Lynch said the Digital Service team knew it wanted to run a bug bounty on more sensitive systems “but we also knew that we didn’t have the mechanism or the means to pull it off, especially when no bug bounty had been done before.”
“So we sort of laid it out as an overall strategy that would start with: let’s go to something that was seemingly innocuous, like a public website, so Defense.gov was, of course, one of the initial targets,” he said. “We knew if we could prove it out there, and prove the building did not, in fact, melt down that we could go to a slightly deeper target after that.”
Coming out of Hack the Pentagon, the Defense Digital Service awarded two contracts: one to HackerOne for the public crowdsourced bug bounties, and then one to Synack to run more sensitive bounties, “but we hadn’t picked any targets,” Lynch said.
Getting the emulated environments in place took a lot of planning and hard work, Lynch said, joking that there were a couple of weeks where he thought it wouldn’t come together.
“People worked extremely hard to come together around this once it was clear that the train had left the station,” he said.
Surprising finds? Or a lack thereof?
“I mean of course I knew that they were going to find things,” Lynch said. “The question is how severe it would be.”
He continued, “I think that we need to get far better at coming up with new ways to allow hackers and researchers to help us vet our assumptions. Because the current systems that we have in place have not worked. So we need to come up with new ways to think through how we test our assumptions about things.”
Lynch said the Pentagon must look at securing its systems the way it does with security clearances for people, taking a periodic look back to make sure they are still where they need to be. The big difference: Those checks should happen more often — and faster — when it comes to software, he said.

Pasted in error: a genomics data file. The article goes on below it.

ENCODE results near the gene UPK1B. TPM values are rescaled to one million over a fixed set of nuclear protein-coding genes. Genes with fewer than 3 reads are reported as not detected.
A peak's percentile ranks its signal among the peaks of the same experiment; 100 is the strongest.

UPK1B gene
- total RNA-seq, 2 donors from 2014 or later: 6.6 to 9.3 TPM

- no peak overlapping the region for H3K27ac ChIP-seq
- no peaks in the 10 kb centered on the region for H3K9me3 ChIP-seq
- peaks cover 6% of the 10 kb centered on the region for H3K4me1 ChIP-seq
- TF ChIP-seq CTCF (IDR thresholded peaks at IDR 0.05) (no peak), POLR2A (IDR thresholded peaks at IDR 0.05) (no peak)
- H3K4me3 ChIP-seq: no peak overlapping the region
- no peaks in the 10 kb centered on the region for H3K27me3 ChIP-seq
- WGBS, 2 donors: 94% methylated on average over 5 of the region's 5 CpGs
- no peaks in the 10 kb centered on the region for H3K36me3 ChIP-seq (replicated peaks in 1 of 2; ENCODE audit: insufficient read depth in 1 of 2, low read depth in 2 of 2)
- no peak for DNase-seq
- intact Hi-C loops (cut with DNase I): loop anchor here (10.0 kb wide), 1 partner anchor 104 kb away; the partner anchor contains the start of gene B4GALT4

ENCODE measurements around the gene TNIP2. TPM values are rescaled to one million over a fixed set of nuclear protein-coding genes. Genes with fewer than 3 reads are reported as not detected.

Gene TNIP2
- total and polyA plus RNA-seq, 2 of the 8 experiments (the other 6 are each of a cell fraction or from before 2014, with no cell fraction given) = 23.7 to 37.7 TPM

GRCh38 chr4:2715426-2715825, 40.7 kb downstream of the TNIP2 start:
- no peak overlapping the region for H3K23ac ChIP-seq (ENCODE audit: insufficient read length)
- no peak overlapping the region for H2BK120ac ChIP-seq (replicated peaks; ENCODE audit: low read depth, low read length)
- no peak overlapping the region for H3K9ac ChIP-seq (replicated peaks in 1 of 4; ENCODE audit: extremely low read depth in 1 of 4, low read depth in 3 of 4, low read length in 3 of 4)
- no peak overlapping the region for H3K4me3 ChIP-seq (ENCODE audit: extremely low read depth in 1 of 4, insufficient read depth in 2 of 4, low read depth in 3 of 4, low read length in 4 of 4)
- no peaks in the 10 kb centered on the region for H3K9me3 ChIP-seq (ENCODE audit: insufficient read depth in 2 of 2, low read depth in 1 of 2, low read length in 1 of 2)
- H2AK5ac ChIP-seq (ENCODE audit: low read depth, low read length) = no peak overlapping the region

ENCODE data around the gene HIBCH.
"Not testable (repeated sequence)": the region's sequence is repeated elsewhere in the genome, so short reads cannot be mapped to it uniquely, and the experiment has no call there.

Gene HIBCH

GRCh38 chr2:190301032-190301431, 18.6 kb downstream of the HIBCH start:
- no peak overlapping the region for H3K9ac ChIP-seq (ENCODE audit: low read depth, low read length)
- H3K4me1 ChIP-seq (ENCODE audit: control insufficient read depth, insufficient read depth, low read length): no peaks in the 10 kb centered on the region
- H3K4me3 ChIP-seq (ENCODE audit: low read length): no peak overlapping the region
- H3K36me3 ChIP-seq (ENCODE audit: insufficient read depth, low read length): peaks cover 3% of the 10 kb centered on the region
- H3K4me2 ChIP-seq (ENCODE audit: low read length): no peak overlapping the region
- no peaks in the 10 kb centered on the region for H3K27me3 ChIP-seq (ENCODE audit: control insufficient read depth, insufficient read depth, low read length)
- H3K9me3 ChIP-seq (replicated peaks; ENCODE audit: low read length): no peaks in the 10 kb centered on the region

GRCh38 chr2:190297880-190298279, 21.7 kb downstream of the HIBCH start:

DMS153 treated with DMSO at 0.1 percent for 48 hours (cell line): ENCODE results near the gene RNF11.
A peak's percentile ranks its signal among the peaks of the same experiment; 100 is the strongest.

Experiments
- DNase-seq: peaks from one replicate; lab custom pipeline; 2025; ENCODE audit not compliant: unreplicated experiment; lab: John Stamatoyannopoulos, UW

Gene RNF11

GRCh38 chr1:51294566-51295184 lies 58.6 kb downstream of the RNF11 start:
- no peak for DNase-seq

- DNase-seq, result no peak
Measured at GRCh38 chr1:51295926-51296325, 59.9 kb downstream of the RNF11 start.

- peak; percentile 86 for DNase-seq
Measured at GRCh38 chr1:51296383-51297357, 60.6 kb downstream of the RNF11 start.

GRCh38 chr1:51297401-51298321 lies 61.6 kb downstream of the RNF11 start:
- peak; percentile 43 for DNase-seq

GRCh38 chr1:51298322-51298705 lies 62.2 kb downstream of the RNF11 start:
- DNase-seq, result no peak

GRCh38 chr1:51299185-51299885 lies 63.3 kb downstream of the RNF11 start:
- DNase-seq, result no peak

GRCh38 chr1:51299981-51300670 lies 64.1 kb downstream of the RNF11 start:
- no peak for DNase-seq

“There’s doubt that programs like this running bug bounties and running programs like Hack the Pentagon positively benefits us and helps us secure the systems and the mission of the Department of Defense, every day,” he said. “There is no doubt that that value is there.”
Protected researchers and a new incentive model
Part of Synack’s contract with the Pentagon was to handle the vetting process for the researchers, around which the Defense Department put “loose constraints,” as Kuhr described them, in terms of countries of origin. Synack put about 80 researchers on the challenge from across U.S. and Five Eye countries.
Synack doesn’t even disclose the identities of the researchers to the government to protect their privacy, Kuhr said. And researchers actually VPN into Synack’s platform to access the range, Lynch said.
“We run a very closed operation, and it’s honestly because of our NSA experience, we just don’t trust random people on the internet. And once you release this type of identity information you don’t know who’s going to get their hands on it. So it’s really important that we protect our researchers’ privacy, and get to know them really well through our vetting process that includes a very strong relationship-building phase,” he said.
Lynch said the researchers were “extremely well-vetted.”
“They’re here to help us,” he said. “We should be far more concerned with the people who are our adversaries who want to be able to take advantage of these systems.”
Kuhr said Synack’s model fixes a broken government contracting process where people are paid by the hour for work, regardless of how many system flaws they find.
Synack researchers, according to Kuhr, are “incentivized for success, versus just time participation.”
The company also works with the Internal Revenue Service, as FedScoop has reported.
Working with the Defense Digital Service on this project was “crazy fast,” Kuhr said.
“It was probably the smoothest contract vehicle I’ve ever seen from [Request for Proposals] to award,” he said. “And I think that’s sort of a testament to Defense Digital Service.”